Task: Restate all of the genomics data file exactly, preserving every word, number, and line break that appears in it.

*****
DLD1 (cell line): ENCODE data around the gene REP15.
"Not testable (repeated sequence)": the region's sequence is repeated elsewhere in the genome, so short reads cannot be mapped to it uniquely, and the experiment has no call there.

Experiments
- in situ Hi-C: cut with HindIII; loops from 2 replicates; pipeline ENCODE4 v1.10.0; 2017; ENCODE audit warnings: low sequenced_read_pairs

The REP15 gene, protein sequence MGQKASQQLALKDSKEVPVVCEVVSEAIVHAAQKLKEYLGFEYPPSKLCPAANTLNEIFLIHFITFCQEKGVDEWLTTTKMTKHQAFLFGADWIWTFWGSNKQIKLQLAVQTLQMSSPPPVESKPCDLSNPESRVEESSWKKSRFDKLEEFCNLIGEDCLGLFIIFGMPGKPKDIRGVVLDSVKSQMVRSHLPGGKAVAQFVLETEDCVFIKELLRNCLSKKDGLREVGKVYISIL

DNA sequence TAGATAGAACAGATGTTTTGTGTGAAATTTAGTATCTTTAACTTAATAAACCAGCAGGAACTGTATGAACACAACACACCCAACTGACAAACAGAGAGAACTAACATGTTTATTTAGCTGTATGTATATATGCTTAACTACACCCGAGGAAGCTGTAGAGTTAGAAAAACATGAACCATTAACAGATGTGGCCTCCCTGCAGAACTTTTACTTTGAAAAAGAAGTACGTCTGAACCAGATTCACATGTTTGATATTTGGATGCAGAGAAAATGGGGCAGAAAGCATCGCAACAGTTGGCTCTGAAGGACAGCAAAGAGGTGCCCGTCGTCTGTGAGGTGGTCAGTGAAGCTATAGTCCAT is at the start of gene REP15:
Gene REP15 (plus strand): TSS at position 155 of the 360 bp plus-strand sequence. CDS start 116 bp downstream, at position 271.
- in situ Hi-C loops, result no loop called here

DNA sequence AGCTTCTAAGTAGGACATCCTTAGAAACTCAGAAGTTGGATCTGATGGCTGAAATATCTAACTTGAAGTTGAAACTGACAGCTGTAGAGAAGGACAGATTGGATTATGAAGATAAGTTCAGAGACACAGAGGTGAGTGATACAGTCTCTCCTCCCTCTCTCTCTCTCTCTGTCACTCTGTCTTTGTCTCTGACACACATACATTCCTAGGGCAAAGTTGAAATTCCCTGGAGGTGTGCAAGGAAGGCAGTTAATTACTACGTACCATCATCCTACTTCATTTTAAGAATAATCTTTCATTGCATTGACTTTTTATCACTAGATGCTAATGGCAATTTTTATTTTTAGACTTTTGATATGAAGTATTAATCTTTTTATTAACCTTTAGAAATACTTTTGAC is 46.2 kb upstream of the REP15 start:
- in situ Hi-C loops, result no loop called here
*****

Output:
DLD1 (cell line): ENCODE data around the gene REP15.
"Not testable (repeated sequence)": the region's sequence is repeated elsewhere in the genome, so short reads cannot be mapped to it uniquely, and the experiment has no call there.

Experiments
- in situ Hi-C: cut with HindIII; loops from 2 replicates; pipeline ENCODE4 v1.10.0; 2017; ENCODE audit warnings: low sequenced_read_pairs

The REP15 gene, protein sequence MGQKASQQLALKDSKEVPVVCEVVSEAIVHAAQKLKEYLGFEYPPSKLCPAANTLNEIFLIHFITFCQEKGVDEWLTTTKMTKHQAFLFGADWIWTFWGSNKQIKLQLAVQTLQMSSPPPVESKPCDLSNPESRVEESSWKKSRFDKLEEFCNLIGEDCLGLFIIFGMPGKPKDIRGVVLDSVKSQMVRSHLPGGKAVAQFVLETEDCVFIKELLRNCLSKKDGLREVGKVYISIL

DNA sequence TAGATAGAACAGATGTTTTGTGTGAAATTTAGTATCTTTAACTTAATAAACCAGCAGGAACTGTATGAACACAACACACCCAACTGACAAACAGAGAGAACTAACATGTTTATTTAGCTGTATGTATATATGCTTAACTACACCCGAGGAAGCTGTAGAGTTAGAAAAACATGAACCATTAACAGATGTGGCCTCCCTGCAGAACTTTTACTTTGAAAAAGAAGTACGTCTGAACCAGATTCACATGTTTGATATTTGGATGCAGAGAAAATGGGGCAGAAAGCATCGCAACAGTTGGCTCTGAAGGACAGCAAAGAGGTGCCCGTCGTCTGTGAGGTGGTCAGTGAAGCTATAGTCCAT is at the start of gene REP15:
Gene REP15 (plus strand): TSS at position 155 of the 360 bp plus-strand sequence. CDS start 116 bp downstream, at position 271.
- in situ Hi-C loops, result no loop called here

DNA sequence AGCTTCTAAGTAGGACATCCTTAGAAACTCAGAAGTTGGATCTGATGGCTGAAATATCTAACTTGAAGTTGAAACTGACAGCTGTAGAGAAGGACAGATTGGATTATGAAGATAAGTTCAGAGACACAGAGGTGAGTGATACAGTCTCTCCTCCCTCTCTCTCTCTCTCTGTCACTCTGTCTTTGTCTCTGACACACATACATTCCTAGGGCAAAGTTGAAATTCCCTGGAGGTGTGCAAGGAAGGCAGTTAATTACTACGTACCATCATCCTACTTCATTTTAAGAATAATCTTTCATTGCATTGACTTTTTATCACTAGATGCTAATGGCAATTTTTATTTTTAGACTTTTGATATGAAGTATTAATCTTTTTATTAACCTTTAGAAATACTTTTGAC is 46.2 kb upstream of the REP15 start:
- in situ Hi-C loops, result no loop called here